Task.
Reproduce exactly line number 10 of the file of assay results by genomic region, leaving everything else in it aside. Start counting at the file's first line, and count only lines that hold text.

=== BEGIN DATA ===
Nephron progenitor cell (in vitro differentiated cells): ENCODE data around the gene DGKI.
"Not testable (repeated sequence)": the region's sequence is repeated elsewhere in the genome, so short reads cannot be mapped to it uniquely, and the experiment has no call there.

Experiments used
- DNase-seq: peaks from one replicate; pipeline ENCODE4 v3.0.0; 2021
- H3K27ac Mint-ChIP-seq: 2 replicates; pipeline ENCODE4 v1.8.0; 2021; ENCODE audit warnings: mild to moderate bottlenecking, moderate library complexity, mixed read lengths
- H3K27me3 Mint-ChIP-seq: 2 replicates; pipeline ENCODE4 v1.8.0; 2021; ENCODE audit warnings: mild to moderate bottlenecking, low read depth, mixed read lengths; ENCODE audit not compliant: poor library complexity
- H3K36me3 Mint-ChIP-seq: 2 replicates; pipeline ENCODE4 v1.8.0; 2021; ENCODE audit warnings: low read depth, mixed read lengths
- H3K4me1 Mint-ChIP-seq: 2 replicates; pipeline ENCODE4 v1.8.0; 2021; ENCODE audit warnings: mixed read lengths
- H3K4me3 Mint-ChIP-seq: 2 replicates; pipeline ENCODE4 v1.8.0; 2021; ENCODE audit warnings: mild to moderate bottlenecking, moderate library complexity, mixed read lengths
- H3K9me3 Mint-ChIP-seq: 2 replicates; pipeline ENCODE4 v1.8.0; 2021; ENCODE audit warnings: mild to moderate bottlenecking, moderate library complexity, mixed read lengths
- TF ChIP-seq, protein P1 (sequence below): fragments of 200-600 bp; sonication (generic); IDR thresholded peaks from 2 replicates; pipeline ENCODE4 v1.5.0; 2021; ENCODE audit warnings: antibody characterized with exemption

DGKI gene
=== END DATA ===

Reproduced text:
- H3K9me3 Mint-ChIP-seq: 2 replicates; pipeline ENCODE4 v1.8.0; 2021; ENCODE audit warnings: mild to moderate bottlenecking, moderate library complexity, mixed read lengths